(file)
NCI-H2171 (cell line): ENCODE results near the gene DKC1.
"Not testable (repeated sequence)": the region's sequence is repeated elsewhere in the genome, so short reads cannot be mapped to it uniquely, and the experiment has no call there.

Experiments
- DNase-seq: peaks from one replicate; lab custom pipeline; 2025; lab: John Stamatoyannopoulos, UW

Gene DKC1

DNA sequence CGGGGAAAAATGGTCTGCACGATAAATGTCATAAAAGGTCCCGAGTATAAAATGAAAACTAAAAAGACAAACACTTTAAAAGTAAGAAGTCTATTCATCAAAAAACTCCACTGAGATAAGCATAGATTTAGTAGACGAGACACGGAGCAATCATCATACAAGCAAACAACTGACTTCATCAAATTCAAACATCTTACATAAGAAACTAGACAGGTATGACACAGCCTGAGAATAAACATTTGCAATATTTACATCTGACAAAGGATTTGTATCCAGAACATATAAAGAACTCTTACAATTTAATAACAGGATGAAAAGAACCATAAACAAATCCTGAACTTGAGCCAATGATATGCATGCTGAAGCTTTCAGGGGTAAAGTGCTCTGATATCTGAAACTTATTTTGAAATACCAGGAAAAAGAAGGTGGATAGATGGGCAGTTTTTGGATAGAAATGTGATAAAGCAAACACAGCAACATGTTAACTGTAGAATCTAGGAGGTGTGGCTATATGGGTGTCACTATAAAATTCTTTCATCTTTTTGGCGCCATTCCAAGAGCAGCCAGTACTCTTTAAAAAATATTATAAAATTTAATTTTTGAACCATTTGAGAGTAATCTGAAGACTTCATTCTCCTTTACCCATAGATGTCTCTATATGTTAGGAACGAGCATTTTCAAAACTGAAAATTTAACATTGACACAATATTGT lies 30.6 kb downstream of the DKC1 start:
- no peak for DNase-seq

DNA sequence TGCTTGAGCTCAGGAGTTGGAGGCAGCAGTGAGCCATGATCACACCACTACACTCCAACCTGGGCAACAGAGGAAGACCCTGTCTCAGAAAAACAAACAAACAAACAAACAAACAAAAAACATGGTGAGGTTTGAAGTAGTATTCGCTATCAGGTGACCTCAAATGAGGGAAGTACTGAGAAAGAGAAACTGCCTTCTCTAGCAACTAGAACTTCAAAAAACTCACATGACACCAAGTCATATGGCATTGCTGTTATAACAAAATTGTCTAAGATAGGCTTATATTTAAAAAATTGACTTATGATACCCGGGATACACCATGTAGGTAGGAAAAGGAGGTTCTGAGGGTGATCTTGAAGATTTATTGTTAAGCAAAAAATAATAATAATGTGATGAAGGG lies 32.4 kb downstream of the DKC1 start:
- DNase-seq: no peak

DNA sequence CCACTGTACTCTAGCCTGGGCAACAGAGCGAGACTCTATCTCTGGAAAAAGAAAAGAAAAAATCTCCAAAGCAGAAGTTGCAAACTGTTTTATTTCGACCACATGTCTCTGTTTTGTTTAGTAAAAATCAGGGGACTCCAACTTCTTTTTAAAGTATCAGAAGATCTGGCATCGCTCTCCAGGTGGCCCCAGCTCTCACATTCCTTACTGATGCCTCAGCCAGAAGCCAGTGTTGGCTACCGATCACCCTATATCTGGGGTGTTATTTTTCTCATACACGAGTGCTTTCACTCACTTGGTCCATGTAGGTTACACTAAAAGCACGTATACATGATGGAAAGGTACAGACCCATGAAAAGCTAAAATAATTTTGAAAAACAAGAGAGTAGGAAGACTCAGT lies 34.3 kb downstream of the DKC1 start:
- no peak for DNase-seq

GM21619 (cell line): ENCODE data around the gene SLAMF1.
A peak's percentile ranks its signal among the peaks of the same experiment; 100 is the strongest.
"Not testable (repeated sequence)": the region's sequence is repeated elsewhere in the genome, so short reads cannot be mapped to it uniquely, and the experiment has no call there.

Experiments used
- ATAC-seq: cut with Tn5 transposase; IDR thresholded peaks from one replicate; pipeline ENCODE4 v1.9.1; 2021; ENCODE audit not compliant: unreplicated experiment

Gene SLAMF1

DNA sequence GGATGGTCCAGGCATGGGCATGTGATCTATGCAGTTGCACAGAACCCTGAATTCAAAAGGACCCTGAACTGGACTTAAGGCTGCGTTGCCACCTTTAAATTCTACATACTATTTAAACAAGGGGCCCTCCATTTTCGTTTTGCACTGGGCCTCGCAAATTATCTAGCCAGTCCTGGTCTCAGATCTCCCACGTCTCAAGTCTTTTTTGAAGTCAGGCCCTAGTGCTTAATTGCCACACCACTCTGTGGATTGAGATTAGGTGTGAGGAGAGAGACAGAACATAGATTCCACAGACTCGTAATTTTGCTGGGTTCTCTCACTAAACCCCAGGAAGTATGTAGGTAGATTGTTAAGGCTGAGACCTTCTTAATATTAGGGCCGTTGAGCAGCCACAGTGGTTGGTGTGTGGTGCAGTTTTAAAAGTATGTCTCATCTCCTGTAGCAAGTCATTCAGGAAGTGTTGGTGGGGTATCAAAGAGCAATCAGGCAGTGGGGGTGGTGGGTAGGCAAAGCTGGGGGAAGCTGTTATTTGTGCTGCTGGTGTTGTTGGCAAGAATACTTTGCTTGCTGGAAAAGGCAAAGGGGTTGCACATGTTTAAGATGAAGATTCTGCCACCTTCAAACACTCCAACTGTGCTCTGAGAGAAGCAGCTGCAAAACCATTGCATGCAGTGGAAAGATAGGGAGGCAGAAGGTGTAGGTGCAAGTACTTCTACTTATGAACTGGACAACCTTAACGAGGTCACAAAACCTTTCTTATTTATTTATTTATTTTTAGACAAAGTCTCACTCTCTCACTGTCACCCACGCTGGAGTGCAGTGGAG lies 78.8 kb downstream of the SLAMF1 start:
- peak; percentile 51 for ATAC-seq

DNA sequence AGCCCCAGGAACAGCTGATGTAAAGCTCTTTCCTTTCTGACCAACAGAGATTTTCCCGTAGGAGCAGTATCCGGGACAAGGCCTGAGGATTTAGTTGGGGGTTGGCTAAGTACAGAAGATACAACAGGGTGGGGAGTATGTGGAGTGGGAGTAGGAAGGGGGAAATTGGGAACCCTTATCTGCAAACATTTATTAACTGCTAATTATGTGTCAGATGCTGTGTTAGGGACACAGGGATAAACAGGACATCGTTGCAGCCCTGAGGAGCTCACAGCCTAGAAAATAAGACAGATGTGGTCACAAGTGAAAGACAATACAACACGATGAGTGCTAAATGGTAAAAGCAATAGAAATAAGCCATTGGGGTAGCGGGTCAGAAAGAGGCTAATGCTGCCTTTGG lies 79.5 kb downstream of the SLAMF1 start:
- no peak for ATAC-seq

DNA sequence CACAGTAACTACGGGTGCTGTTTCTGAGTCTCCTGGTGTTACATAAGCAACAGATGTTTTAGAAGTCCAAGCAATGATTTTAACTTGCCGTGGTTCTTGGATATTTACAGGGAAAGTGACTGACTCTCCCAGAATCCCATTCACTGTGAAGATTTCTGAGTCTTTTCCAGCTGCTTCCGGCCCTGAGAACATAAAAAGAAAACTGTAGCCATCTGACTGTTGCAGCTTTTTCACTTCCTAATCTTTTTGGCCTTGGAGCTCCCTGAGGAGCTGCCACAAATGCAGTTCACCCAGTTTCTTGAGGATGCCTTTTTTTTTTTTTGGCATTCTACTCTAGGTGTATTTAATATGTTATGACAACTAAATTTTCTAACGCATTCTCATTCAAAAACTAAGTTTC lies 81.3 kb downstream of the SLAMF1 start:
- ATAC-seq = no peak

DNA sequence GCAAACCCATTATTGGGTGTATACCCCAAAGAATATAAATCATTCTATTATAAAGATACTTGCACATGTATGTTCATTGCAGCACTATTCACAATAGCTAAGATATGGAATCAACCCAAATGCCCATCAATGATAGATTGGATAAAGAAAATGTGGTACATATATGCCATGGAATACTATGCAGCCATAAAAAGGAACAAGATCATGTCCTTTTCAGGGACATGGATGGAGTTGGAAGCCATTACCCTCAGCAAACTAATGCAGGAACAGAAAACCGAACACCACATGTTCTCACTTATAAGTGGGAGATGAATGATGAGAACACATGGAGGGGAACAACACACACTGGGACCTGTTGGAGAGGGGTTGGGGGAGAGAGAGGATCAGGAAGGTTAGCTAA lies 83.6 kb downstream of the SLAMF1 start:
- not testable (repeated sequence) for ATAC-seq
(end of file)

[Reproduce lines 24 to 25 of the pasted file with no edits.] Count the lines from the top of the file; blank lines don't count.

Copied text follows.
DNA sequence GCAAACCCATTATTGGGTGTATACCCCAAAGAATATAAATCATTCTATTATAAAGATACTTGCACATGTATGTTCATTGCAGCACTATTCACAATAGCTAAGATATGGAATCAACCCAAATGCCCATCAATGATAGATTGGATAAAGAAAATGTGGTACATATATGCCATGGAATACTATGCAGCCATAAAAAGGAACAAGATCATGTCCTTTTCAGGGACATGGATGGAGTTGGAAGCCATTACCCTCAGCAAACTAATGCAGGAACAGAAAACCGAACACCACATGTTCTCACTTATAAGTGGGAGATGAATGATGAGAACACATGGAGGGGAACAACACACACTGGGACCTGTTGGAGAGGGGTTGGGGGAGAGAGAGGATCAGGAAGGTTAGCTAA lies 83.6 kb downstream of the SLAMF1 start:
- not testable (repeated sequence) for ATAC-seq